The Commission, however, on November 1, 1944, ruling in accordance with its decision in Quaker City Bus Co.-Purchase-Blackhawk Line, Inc., 38 M.C.C. 603, 606, that "Possession of a certificate, in and of itself, and without performance of any transportation, constitutes the holder thereof `a motor carrier subject to Part II'" and finding that the proposed purchase would be consistent with the public interest and would not "materially affect the present competitive situation or injure protestants in such a way as to threaten continuance *984 of their operations or impair their ability to perform their common carrier obligations to the shipping public," approved the purchase subject to usual conditions.

Thereupon the Protestants as plaintiffs brought the instant suit in which they make three points. They say (1) that the Commission had no jurisdiction under § 5(2) (a) (i) to approve Beacon's application to purchase Hardy's certificate of public convenience and necessity for the reason that the latter had voluntarily ceased all operations under his certificate and therefore was no longer a "carrier" within the meaning of Part II of the Act; (2) that the Commission erred in approving the application for the reason that Hardy did not possess any "transferable right" to operate in interstate commerce because his operations brought him within the second proviso of § 206(a) of the Act, 49 U.S.C.A. § 306 (a);[2] and (3) that the proposed transaction of purchase and sale, if consummated, would be inconsistent with the public interest.

Only the plaintiffs' first point merits extended consideration.

Their second point was not made before the Commission but is made for the first time here. Therefore, upon the authority of United States v. Hancock Truck Lines, 324 U.S. 774, 779, 780, 65 S. Ct. 1003, 89 L. Ed. 1357, we rule that it is not properly before us for consideration. To be sure the plaintiffs here, when appearing as protestants before the Commission, did not expressly waive the point they now make, and in this respect the case at bar differs from the Hancock case. Nevertheless the reasoning of that case is applicable, and furthermore, although strictly speaking we are not an appellate court, we in reality are called upon to exercise appellate functions, and from this we think it follows that we should apply general principles applicable on review.

Their third point raises a question for determination by the Commission in the exercise of its expert administrative discretion. McLean Trucking Co. v. United States, 321 U.S. 67, 87, 88, 64 S. Ct. 370, 88 L. Ed. 544 and cases cited.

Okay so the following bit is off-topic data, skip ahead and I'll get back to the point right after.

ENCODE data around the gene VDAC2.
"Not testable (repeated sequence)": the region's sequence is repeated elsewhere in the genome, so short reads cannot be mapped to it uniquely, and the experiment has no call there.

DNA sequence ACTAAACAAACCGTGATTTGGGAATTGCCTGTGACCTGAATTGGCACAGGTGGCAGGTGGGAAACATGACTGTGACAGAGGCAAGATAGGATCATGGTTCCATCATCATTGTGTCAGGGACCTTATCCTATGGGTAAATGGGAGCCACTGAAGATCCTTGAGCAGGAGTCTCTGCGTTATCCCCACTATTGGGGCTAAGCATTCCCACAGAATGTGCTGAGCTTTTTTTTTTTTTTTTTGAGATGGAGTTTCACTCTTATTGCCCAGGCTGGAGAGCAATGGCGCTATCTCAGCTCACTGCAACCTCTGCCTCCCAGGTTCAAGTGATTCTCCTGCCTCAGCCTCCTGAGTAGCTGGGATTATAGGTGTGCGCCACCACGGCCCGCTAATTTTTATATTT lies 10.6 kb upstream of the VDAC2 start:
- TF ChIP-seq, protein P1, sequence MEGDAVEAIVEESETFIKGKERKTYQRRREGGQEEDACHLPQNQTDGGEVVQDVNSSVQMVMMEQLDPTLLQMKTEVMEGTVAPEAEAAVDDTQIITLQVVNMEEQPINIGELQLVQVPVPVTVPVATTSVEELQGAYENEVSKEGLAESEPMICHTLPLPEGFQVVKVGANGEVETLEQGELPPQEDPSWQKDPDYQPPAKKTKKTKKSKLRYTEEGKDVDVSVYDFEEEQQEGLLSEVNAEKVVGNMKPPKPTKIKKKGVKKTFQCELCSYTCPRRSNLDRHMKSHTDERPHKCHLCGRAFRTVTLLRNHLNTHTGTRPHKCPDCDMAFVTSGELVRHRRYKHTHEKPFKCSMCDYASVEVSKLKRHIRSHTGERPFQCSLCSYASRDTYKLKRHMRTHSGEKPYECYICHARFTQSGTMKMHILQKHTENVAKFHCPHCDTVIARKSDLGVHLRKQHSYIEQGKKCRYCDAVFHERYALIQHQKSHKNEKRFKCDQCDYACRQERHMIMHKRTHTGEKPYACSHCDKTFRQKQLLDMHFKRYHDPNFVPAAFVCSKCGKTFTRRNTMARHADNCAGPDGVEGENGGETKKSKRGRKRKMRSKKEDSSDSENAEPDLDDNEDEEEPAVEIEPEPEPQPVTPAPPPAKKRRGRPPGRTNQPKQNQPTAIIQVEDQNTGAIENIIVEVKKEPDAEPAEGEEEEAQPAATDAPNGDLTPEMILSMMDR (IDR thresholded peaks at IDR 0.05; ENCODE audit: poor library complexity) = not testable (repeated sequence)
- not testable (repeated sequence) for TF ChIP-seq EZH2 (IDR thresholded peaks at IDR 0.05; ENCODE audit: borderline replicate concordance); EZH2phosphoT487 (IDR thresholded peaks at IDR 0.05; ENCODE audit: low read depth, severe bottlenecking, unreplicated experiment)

Since it does not appear that the Commission overstepped any limit expressly placed by Congress upon its discretion, and since its conclusion has ample support in the evidence in fact the plaintiffs' argument on this point, upon analysis, is only that the Commission erroneously weighed conflicting evidence we see nothing to warrant further consideration of this point.

The plaintiffs' argument in support of their first point runs as follows: They say that § 5(2) (a) (i) supra makes it lawful "for any carrier * * * to purchase, * * * the properties, or any part thereof, of another" only "with the approval and authorization of the Commission"; that § 5(13) of the Act defines the term "carrier" as used in § 5, paragraphs (2) to (12), inclusive, to include "a motor carrier subject to chapter 8 of this title" (chapter 8 is Part II of the Interstate Commerce Act) and that in Part II § 203(a) (14), 49 U.S.C.A. § 303 (a) (14), the term "common carrier by motor vehicle" is defined to mean "any person which holds itself out to the general public to engage in the transportation by motor vehicle in interstate or foreign commerce of * * * property * * * for compensation." Then they say that to be a "carrier" within § 5(2) (a) (i), that is, one whose transactions of purchase of another carrier's property to be legal must be approved by the Commission, one must be actually conducting operations of carriage, since otherwise *985 there is no holding out to the public to engage in transportation, and so by definition the Commission's jurisdiction fails.

This argument has logic so far as it goes, but other statutory provisions prevent its adoption.